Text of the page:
The energy it takes to run a social media campaign

Something that wears on me more than it used to (or I’m allowing myself to notice it) is the effects of running a social media campaign. I limit how much I run these things now, just because I need the mindspace to focus and produce my work. 

I used to run social media campaigns very frequently with @fashionfightingfamine. It’s how, years ago and as a nonprofit, I was able to grow our audience organically to 10K, and how I created and sustained movements like #eidstyle (celebrating Muslim fashion on Eid around the world) which in its first year had 10K submissions internationally (over a period of just a few days). No advertising dollars. Just pure vision + passion + collaboration + hard work. 

And that’s the thing with these campaigns and with social media work in general. It takes hard work. The sheer amount of hours. Social media engagement is exactly that… being engaged i.e. attuned, present, thankful, responsive, on, on your feet, keeping/maintaining the pulse and pivoting as needed, seizing of the moment. It’s a hustle. Behind the glamour is a grind. It has its rewards/measurable success/value. 

It also has its effects. One of the ones I experience is the adrenal addiction of just being on and responsive. I have to step away and turn it off, detox, literally remove myself from the campaign/movement I created from my constant presence, energy, and work. (That’s literally what it is… one’s energy, emitted into the world, then maneuvered to multiple with the energy of others, while constantly applying ones own energy to grow it. A snowball effect of energy manifested in likes and reposts.) I literally see its impact in my jittery movements and obsessive checking/interacting with likes/notifications/comments/retweets.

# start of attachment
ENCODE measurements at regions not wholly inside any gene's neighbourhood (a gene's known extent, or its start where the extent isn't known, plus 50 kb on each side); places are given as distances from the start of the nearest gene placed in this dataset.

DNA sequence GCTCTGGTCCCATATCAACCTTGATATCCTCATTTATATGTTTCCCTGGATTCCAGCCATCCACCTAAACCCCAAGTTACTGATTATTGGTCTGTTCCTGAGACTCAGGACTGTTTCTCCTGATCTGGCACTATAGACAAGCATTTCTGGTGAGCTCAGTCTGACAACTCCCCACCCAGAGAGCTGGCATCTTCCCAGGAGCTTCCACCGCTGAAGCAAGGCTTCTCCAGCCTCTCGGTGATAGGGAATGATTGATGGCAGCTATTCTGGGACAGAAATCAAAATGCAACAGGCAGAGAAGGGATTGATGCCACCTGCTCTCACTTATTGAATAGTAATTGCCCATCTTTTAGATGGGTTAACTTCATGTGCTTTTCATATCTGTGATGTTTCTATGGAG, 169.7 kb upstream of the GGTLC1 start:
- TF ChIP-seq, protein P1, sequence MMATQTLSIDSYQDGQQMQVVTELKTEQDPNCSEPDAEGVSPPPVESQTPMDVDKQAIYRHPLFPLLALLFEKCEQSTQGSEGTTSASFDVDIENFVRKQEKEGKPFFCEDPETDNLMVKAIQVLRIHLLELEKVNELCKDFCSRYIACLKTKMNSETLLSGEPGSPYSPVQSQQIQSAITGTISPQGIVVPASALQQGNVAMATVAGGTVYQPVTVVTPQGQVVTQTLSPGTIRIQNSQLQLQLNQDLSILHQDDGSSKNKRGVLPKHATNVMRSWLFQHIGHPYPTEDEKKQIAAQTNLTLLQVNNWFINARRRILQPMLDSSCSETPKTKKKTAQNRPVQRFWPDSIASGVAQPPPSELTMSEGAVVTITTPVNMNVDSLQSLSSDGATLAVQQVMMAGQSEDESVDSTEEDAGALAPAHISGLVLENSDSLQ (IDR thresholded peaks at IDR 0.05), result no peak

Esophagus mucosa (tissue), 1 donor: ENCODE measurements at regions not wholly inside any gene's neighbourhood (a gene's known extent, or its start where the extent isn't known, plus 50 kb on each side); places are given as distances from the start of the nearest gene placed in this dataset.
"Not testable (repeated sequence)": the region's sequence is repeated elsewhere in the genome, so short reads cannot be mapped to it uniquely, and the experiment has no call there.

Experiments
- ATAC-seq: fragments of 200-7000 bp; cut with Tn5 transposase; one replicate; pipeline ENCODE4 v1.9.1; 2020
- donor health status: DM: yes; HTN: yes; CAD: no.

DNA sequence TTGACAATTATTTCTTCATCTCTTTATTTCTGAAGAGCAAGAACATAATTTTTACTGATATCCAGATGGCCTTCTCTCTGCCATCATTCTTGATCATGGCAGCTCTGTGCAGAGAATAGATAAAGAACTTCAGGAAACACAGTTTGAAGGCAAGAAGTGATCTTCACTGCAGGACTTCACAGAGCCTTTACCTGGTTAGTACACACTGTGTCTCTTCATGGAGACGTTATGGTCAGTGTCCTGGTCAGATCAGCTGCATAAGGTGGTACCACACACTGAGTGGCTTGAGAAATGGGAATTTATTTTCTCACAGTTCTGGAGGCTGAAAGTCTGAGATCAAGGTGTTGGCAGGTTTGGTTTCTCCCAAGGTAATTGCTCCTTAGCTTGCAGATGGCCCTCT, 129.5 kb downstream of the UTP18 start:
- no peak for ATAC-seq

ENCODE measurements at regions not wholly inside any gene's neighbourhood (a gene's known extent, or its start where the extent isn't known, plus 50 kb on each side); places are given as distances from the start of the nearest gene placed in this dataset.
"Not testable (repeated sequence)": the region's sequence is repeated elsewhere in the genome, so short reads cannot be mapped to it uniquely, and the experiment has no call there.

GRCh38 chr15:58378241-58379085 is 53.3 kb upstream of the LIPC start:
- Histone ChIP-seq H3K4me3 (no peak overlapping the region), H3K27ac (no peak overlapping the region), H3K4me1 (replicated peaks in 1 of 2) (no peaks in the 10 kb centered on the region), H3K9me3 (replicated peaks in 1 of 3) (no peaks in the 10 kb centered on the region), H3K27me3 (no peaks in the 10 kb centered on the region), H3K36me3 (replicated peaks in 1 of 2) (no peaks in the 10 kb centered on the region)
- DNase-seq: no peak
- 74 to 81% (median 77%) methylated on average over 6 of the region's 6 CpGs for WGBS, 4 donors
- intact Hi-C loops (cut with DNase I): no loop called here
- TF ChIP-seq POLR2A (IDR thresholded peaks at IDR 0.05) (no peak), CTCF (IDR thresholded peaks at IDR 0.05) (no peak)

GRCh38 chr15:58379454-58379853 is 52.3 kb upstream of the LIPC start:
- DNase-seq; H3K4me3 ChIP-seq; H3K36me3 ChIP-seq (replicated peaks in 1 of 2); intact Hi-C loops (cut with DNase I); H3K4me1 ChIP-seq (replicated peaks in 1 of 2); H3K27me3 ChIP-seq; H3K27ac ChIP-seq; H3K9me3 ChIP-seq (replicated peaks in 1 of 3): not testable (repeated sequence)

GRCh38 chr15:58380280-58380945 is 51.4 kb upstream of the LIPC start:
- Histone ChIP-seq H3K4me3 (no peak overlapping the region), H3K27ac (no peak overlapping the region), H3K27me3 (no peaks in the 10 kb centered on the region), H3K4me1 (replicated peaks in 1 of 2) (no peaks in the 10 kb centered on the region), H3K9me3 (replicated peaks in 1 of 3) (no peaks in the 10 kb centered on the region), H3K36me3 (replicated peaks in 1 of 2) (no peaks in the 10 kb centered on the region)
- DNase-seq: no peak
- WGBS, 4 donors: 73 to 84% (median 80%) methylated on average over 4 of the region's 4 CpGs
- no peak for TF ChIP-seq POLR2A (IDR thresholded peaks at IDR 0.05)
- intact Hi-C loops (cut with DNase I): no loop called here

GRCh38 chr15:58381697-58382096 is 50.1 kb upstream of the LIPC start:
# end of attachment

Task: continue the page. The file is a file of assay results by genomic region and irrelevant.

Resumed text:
It’s antithetical to a sense of peace and privacy I usually strive for. Yet so useful for my work, and sets me apart / makes what I do more possible. It helps me share ideas + excitement + the actual work that’s being done. It requires me to push past the people who are busy or don’t care to reach the ones who do. It reminds me that people are out there, listening. 

And now, I disengage and go back to (other, isolated, quieter) work.

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